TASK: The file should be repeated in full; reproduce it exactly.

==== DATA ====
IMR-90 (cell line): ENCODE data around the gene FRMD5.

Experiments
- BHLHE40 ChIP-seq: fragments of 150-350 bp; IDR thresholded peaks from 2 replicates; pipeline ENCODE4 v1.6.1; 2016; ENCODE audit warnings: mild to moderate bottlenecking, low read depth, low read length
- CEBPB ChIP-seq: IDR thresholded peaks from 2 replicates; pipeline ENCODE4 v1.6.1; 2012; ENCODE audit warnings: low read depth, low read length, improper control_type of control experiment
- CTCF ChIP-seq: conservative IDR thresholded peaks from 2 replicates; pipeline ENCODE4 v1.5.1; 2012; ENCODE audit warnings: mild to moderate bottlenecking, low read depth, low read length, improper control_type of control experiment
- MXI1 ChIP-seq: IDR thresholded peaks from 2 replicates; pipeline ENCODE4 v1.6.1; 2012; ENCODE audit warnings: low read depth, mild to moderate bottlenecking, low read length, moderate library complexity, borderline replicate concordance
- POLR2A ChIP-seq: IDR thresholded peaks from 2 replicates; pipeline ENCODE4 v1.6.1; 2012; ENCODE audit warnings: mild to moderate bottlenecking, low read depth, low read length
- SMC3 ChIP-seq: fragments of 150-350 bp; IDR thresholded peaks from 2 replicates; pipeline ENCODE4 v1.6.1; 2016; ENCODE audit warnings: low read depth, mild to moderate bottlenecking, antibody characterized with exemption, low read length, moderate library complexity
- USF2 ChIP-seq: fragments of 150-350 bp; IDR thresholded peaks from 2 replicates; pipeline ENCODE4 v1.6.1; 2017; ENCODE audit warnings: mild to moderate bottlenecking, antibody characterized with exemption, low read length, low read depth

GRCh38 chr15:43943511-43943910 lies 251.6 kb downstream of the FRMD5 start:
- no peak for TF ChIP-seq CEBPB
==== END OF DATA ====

IMR-90 (cell line): ENCODE data around the gene FRMD5.

Experiments
- BHLHE40 ChIP-seq: fragments of 150-350 bp; IDR thresholded peaks from 2 replicates; pipeline ENCODE4 v1.6.1; 2016; ENCODE audit warnings: mild to moderate bottlenecking, low read depth, low read length
- CEBPB ChIP-seq: IDR thresholded peaks from 2 replicates; pipeline ENCODE4 v1.6.1; 2012; ENCODE audit warnings: low read depth, low read length, improper control_type of control experiment
- CTCF ChIP-seq: conservative IDR thresholded peaks from 2 replicates; pipeline ENCODE4 v1.5.1; 2012; ENCODE audit warnings: mild to moderate bottlenecking, low read depth, low read length, improper control_type of control experiment
- MXI1 ChIP-seq: IDR thresholded peaks from 2 replicates; pipeline ENCODE4 v1.6.1; 2012; ENCODE audit warnings: low read depth, mild to moderate bottlenecking, low read length, moderate library complexity, borderline replicate concordance
- POLR2A ChIP-seq: IDR thresholded peaks from 2 replicates; pipeline ENCODE4 v1.6.1; 2012; ENCODE audit warnings: mild to moderate bottlenecking, low read depth, low read length
- SMC3 ChIP-seq: fragments of 150-350 bp; IDR thresholded peaks from 2 replicates; pipeline ENCODE4 v1.6.1; 2016; ENCODE audit warnings: low read depth, mild to moderate bottlenecking, antibody characterized with exemption, low read length, moderate library complexity
- USF2 ChIP-seq: fragments of 150-350 bp; IDR thresholded peaks from 2 replicates; pipeline ENCODE4 v1.6.1; 2017; ENCODE audit warnings: mild to moderate bottlenecking, antibody characterized with exemption, low read length, low read depth

GRCh38 chr15:43943511-43943910 lies 251.6 kb downstream of the FRMD5 start:
- no peak for TF ChIP-seq CEBPB